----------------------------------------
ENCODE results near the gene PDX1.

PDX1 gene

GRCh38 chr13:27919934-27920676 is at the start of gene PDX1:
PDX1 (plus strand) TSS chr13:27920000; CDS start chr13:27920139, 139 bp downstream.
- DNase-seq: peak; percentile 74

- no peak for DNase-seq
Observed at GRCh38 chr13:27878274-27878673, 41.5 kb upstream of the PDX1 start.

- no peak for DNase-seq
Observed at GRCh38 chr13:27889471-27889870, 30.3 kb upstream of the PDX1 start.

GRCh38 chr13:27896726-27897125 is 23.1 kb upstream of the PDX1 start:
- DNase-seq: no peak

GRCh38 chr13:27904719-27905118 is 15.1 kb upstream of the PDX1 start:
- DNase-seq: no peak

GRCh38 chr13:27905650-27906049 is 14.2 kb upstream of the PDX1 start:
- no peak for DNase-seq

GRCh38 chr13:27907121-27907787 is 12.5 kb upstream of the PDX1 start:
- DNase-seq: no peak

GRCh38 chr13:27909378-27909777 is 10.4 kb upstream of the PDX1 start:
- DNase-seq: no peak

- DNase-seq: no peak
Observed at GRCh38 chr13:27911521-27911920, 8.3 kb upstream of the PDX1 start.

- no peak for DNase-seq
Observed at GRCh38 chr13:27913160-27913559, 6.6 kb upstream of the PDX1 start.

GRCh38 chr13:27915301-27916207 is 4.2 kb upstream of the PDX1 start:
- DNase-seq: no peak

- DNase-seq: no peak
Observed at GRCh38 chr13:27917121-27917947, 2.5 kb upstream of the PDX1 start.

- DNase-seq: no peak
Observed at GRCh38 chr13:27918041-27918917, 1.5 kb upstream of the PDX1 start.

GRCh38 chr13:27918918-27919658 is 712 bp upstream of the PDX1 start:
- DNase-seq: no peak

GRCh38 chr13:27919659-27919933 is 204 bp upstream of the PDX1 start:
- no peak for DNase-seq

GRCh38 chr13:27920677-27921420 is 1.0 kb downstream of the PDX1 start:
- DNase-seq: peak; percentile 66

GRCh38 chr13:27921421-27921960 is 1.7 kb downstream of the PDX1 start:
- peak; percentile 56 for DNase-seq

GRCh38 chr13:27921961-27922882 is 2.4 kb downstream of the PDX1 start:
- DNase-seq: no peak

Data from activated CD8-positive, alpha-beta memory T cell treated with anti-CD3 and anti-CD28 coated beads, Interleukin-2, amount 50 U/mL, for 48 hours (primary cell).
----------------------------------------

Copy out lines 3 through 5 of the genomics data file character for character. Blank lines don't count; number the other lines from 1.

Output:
GRCh38 chr13:27919934-27920676 is at the start of gene PDX1:
PDX1 (plus strand) TSS chr13:27920000; CDS start chr13:27920139, 139 bp downstream.
- DNase-seq: peak; percentile 74